Featured Review: Clinical symptoms, signs and tests for identification of impending and current water-loss dehydration in older people

Evidence indicates what minimally invasive tests should not be used to determine dehydration in older people.

Water-loss dehydration results from drinking too little fluid. It is common in older people, among whom it is associated with increased risk of many health problems. It is important to identify dehydration early before health and wellbeing are compromised. There are many simple, minimally invasive tests that are used and recommended to determine if older people are drinking enough water (fluid). These include skin turgor, dry mouth, urine colour, and bioelectrical impedance.

A team of Cochrane authors, based in Australia, France, Japan, the Netherlands, Palestine, Sweden, Switzerland, the United Kingdom, and United States, worked with Cochrane Kidney and Transplant Group to study the effectiveness of simple, minimally invasive tests to determine whether a people aged 65 years and over are drinking enough fluid.

The diagnostic test accuracy review evaluated 67 different tests; none were found to be consistently useful in determining whether older people were drinking enough or were dehydrated. There was sufficient evidence to suggest that some tests should not be used to indicate dehydration; these include dry mouth, feeling thirsty, heart rate, urine colour, and urine volume.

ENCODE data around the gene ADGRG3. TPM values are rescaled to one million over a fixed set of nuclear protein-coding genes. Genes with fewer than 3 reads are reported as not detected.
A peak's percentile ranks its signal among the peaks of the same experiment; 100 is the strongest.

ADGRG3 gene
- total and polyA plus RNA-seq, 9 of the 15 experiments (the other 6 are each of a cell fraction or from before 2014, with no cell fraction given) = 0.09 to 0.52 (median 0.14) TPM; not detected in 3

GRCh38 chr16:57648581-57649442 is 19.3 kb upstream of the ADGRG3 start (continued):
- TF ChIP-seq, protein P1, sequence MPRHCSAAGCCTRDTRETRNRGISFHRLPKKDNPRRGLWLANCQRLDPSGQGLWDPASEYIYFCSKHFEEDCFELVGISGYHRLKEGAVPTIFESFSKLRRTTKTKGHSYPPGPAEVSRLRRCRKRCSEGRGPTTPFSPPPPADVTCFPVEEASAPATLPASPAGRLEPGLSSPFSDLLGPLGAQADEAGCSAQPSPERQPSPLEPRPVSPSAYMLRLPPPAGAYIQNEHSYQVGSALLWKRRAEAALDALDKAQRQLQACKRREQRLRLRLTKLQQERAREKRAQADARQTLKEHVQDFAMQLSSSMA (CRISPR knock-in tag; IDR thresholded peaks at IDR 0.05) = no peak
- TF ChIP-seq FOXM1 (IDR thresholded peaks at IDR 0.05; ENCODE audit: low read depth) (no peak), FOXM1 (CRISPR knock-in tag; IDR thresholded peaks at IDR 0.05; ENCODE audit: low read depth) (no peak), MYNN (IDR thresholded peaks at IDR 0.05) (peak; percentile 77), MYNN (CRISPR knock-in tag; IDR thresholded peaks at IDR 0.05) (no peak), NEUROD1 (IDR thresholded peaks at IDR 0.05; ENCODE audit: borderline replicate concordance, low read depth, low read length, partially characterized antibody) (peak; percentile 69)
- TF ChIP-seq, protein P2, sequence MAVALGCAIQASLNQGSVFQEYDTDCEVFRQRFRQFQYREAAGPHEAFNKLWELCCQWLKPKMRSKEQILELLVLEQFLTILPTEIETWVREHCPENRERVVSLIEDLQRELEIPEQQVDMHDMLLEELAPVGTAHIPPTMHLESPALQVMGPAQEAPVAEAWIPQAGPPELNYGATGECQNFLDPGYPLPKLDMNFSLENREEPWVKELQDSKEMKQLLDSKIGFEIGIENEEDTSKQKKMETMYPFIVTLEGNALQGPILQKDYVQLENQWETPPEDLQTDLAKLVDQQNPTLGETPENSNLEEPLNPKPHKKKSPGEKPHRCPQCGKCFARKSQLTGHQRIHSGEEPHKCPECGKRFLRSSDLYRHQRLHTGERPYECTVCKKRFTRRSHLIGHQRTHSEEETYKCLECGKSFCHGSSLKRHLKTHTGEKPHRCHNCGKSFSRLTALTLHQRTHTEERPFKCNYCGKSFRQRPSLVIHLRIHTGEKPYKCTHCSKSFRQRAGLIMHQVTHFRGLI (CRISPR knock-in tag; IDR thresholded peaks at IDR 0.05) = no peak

“Unfortunately no tests were found to be consistently useful in diagnosing dehydration in older people aged over 65 years. However, we did find sufficient evidence to determine what tests we should not be using in this population. Dry mouth, feeling thirsty, heart rate, urine colour, and urine volume all miss a high proportion of people with dehydration and wrongly label those who are adequately hydrated. These tests are sometimes relied on by healthcare professionals, so it is important they know they are not effective when used with older people,” said Lee Hooper, a researcher at the University of East Anglia, Norwich, UK and lead author of the Cochrane Review. “This review is also an important driver for research. There are a few tests which look promising, and a sequence of several tests may be better than any individual test. These tests should be studied further to establish if they are useful in specific older populations.”

Read the full Cochrane Review

Thursday, May 7, 2015